9.7 A simple stratocumulus-to-cumulus transition model derived from the climatological surface energy budget

Thursday, 5 August 2010: 5:00 PM
Torrey's Peak I&II (Keystone Resort)
Johannes Karlsson, JPL, Pasadena, CA; and J. Teixeira

The transition from a stratocumulus topped to a trade-wind cumulus topped marine boundary layer is associated with a large contrast in area-averaged cloud radiative influence on the top of the atmosphere energy budget. Potential changes in the characteristics of the transition in a perturbed climate (e.g. the average location of the transition) can thus significantly either strengthen or dampen the initial perturbation. Models, spanning a wide range of complexity and sophistication, have been developed to increase the understanding of this cloud transition.

In this study we proceed from the energy budget of the ocean surface layer to derive a simple model explaining this climatologically important cloud cover transition. More precisely we investigate the transition occurring off the coast of California.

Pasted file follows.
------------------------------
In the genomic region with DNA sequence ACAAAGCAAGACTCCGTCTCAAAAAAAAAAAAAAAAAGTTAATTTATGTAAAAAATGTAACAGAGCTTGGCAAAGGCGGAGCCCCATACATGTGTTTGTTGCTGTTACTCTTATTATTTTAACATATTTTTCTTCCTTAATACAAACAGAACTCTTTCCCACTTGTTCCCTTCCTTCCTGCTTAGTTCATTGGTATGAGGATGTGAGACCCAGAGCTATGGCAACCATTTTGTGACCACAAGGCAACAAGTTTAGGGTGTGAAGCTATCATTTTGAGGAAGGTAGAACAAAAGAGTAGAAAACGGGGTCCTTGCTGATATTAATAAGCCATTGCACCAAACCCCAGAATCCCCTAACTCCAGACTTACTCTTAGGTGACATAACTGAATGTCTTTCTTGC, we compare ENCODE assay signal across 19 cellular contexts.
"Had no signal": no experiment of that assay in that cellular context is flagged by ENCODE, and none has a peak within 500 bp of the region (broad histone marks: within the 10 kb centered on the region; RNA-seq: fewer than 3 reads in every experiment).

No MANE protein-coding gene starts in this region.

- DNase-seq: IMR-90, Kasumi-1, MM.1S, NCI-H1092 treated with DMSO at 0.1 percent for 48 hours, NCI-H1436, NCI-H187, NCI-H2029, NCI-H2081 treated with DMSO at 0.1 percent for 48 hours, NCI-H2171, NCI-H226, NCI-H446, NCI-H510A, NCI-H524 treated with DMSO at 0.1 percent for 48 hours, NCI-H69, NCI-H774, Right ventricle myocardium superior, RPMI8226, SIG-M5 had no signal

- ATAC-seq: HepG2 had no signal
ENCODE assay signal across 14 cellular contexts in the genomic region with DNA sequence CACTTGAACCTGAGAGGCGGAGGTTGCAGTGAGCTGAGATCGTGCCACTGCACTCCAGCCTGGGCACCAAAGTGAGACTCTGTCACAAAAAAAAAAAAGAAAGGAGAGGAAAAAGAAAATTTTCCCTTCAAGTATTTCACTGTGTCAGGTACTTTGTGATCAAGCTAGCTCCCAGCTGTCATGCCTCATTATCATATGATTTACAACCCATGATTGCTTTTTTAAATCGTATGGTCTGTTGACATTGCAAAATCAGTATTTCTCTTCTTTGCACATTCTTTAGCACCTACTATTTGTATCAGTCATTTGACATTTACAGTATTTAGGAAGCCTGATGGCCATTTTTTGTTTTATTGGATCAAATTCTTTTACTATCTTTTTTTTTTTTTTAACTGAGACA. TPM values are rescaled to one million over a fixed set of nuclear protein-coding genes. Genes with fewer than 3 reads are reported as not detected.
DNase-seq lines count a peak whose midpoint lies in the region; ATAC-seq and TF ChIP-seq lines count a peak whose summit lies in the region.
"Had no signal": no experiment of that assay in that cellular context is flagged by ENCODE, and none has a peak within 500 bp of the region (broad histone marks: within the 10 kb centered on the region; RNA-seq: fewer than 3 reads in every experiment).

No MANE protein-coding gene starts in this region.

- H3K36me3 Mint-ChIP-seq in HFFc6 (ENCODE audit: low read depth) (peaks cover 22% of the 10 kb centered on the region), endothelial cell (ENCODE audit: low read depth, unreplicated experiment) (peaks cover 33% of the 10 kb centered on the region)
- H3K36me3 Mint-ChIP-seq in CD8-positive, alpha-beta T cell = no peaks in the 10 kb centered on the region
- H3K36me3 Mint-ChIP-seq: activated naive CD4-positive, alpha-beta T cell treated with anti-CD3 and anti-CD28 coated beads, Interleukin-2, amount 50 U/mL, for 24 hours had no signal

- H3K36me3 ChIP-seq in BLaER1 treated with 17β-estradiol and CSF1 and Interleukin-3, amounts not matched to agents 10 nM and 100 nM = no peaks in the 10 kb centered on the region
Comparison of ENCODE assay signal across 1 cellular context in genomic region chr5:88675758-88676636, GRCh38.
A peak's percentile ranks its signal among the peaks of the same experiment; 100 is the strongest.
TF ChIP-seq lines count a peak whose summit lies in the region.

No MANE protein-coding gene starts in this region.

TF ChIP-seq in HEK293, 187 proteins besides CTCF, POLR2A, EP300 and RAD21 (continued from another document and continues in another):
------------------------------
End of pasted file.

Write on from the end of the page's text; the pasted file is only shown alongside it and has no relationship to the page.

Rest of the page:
The ECMWF INTERIM reanalysis product indicates the climatological net surface energy flux (i.e. the sum of radiative and turbulent fluxes) to be small in the region associated with the transition. The two major surface fluxes of energy of the region are the absorbed solar radiation and the turbulent flux of latent heat. The former is strongly dependent on the cloud cover and the latter depends on the sea surface temperature through the temperature dependence of the saturation mixing ratio (i.e. the Clausius-Clapeyron relation).

By using climatological averages of parameters related to the radiation and the air-sea fluxes a cloud cover model is proposed that manages to explain the transition from stratocumulus to trade-wind cumulus surprisingly well.

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